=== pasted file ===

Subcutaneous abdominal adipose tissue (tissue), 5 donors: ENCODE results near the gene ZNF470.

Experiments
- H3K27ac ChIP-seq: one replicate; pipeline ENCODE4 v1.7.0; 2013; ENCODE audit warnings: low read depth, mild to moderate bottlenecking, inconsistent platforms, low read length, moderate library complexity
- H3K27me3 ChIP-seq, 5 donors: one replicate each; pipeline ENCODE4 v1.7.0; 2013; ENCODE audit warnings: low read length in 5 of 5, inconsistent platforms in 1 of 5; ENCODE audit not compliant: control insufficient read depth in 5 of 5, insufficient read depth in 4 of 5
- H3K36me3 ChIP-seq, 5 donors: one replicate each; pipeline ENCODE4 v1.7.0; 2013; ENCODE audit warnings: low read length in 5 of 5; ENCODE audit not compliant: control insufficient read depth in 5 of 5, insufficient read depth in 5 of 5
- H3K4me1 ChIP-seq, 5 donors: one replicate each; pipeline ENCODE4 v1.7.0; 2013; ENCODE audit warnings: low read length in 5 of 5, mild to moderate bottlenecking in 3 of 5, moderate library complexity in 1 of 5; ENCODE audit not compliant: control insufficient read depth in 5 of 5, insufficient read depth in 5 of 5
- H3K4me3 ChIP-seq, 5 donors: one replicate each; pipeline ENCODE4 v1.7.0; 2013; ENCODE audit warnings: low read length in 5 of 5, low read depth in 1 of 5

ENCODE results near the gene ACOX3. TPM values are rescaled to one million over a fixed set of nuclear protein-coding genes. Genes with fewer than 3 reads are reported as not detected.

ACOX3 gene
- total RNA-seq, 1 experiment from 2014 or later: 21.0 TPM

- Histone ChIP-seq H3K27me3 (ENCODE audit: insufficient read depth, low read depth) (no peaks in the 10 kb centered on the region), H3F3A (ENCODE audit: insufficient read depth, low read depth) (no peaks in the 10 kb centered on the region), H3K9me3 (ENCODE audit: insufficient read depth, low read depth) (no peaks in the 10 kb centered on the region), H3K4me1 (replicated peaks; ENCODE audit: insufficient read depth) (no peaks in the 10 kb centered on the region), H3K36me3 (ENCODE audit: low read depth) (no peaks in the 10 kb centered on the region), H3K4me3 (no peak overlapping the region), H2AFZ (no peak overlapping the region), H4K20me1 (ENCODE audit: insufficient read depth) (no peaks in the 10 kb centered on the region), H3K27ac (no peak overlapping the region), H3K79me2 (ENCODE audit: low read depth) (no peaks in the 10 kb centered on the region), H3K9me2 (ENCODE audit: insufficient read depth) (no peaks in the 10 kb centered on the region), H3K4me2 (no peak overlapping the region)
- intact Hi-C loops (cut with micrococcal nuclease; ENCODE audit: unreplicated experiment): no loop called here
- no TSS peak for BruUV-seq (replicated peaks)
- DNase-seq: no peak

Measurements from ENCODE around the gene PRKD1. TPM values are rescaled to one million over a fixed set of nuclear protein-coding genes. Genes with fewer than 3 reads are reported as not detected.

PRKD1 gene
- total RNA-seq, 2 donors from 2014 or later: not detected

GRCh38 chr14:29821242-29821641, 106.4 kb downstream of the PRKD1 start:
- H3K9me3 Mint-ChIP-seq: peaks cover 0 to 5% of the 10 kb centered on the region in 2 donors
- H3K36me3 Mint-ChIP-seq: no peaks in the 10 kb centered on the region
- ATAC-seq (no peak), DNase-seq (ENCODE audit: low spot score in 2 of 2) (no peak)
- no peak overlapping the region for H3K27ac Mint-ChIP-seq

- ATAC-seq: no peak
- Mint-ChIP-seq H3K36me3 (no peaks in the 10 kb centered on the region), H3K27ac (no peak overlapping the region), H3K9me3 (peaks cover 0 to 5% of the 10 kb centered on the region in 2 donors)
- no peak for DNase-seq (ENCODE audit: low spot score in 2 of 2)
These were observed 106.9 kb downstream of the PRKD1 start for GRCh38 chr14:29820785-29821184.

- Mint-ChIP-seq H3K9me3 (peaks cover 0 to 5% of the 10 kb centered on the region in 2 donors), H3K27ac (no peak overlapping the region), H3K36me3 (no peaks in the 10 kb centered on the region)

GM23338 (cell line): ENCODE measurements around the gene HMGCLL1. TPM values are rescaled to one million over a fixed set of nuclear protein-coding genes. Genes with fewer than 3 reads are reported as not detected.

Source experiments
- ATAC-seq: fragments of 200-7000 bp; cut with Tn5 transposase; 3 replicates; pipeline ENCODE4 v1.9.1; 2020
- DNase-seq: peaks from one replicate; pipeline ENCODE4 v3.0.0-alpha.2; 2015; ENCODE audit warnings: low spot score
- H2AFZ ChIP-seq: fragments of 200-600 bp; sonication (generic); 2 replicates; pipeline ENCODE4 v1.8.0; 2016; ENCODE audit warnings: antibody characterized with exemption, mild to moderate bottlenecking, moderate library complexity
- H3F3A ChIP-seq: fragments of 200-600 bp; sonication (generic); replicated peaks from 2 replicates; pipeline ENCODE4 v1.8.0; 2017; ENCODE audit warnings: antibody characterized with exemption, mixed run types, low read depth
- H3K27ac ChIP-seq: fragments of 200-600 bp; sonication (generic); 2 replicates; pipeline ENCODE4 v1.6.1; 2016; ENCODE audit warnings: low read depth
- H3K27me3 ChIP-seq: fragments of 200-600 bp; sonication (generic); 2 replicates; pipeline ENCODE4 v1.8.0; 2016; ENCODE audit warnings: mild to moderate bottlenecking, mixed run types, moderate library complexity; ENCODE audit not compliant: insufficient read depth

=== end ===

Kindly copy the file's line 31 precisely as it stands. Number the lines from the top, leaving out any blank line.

- DNase-seq: peaks from one replicate; pipeline ENCODE4 v3.0.0-alpha.2; 2015; ENCODE audit warnings: low spot score